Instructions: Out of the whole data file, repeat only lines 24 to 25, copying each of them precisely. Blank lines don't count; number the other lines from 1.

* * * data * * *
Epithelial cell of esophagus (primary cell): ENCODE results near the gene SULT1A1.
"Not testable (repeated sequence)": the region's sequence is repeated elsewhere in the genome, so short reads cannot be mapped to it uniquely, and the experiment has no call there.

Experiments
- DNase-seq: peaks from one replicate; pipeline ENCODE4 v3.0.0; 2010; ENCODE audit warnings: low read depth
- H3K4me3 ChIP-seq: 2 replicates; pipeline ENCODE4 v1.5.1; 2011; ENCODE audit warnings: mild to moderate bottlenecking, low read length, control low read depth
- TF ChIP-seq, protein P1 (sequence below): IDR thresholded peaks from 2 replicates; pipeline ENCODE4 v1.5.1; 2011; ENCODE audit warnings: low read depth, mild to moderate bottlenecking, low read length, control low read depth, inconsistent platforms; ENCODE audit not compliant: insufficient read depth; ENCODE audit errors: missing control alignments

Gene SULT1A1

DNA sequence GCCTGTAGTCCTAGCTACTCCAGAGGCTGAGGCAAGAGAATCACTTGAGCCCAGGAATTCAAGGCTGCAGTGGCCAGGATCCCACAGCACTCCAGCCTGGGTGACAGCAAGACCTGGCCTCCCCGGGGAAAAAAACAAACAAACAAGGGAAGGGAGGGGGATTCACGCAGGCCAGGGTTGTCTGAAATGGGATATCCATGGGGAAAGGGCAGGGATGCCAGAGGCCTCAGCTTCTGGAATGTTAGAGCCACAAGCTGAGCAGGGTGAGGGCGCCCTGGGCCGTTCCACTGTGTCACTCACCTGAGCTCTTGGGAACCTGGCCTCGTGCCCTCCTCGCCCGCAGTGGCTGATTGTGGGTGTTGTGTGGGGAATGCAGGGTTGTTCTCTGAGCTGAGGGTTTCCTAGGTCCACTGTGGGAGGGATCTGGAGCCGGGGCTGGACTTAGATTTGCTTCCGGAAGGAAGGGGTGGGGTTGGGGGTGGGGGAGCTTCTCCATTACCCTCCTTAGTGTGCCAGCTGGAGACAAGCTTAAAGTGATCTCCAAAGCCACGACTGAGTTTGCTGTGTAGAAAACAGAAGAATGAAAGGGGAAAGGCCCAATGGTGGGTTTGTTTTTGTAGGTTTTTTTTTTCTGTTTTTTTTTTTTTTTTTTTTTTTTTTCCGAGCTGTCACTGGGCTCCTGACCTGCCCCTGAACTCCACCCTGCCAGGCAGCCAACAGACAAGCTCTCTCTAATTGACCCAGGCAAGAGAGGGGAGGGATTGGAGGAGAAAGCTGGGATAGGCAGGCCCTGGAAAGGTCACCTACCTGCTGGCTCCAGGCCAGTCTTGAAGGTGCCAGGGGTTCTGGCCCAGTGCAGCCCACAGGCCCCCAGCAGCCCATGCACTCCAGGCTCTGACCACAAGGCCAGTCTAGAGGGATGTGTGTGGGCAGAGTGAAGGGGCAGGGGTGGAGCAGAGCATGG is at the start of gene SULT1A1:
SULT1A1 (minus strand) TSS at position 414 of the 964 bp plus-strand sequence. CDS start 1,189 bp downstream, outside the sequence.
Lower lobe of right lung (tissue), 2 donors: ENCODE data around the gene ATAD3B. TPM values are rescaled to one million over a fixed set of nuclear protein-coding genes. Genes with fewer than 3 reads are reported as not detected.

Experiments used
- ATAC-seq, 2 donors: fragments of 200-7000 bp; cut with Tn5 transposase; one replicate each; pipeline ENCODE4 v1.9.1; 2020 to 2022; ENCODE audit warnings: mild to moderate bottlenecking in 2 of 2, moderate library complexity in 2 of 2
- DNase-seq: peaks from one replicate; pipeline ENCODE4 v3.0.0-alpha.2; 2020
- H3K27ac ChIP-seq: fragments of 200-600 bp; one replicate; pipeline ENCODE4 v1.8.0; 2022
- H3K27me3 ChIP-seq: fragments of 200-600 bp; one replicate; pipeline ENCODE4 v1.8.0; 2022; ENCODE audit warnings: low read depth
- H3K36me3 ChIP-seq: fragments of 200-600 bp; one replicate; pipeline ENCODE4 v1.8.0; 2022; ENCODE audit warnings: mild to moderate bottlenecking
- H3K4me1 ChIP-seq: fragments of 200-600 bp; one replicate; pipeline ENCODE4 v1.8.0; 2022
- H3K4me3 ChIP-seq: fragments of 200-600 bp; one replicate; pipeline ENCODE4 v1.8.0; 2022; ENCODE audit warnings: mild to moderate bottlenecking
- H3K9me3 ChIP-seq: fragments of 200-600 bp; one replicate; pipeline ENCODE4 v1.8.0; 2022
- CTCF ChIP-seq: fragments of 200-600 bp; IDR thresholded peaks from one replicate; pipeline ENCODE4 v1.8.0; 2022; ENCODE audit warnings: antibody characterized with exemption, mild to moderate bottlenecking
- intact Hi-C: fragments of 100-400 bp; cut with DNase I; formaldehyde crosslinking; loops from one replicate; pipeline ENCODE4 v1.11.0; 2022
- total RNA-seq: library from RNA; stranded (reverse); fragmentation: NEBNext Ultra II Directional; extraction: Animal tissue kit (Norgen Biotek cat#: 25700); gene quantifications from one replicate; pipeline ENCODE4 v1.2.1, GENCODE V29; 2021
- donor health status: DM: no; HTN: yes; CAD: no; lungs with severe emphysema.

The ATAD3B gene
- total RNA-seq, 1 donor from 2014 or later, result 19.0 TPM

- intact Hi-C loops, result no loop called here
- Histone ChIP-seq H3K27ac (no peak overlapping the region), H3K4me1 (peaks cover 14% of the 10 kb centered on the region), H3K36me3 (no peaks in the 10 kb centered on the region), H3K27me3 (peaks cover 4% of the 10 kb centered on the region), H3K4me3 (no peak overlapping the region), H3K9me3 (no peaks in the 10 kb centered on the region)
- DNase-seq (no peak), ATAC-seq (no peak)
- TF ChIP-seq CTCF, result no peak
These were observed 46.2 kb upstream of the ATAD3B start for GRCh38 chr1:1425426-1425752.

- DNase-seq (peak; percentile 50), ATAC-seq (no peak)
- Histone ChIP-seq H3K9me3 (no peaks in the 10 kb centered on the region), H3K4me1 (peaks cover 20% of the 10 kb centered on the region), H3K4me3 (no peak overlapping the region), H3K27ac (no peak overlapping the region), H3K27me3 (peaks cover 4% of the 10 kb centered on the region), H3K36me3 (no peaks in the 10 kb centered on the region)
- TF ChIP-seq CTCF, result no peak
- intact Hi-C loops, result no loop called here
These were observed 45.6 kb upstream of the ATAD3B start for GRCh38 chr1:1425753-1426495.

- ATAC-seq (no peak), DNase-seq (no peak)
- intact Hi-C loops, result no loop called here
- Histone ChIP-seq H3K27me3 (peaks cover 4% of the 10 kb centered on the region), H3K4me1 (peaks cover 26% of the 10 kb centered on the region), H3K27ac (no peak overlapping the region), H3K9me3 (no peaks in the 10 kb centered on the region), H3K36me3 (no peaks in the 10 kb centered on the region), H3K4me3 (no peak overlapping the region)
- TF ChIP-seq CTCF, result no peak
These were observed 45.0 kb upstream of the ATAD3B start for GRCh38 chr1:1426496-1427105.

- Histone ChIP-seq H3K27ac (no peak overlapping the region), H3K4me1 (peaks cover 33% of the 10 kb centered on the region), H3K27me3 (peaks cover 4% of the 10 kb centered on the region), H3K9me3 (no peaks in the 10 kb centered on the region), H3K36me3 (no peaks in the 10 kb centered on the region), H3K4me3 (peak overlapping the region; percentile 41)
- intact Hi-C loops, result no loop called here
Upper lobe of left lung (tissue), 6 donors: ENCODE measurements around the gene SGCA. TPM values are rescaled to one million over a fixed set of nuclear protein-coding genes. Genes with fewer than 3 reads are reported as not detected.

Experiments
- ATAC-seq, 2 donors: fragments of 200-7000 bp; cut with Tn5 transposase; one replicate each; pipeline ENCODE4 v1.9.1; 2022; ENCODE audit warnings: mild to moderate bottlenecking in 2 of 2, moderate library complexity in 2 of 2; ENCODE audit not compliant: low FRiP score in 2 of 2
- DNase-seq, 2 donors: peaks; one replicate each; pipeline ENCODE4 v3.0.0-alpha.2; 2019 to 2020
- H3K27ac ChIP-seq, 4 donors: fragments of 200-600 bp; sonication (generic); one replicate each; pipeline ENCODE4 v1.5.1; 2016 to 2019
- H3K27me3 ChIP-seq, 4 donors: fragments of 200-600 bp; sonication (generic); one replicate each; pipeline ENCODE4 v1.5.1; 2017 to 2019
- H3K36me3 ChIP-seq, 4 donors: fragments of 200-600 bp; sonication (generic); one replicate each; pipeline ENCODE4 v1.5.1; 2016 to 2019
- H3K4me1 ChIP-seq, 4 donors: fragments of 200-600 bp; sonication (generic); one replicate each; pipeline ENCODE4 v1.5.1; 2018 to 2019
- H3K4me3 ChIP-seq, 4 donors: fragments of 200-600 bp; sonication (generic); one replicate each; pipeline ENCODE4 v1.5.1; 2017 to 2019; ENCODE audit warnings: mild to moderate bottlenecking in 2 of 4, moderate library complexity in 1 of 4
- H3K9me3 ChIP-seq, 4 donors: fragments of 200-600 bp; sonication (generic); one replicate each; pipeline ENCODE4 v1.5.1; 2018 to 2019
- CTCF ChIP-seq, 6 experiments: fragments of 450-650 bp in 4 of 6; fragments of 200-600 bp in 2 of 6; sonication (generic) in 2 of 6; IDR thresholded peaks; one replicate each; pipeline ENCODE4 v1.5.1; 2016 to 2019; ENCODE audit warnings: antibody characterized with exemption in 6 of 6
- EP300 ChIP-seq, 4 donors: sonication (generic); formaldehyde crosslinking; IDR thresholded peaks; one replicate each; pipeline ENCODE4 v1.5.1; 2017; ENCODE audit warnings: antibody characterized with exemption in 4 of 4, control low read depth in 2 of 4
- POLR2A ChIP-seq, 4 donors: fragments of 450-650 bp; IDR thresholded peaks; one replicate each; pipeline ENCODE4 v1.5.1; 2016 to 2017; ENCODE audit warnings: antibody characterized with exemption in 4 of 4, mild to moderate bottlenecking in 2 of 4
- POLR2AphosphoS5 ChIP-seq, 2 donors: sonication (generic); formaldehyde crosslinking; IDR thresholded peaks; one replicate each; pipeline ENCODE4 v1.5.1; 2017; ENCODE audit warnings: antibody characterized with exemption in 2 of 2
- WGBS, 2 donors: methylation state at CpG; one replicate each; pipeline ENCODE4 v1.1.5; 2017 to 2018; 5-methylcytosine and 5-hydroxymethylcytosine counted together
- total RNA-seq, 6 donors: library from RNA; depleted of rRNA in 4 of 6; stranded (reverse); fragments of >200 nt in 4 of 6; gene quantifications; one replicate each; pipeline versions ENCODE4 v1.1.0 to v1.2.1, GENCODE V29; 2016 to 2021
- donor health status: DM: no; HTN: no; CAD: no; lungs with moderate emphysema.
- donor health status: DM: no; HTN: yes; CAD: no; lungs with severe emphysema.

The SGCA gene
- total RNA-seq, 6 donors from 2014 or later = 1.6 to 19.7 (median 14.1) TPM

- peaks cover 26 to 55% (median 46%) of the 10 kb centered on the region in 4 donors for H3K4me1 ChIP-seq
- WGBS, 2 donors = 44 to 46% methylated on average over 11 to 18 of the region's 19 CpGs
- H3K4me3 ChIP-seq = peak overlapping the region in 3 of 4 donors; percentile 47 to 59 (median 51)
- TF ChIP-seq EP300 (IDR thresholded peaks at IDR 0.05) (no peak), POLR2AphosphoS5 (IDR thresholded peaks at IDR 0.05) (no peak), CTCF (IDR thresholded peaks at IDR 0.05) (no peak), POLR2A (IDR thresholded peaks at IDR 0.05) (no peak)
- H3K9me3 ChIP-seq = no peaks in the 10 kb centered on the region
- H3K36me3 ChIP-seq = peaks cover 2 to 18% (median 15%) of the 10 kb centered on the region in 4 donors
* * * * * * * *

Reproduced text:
The ATAD3B gene
- total RNA-seq, 1 donor from 2014 or later, result 19.0 TPM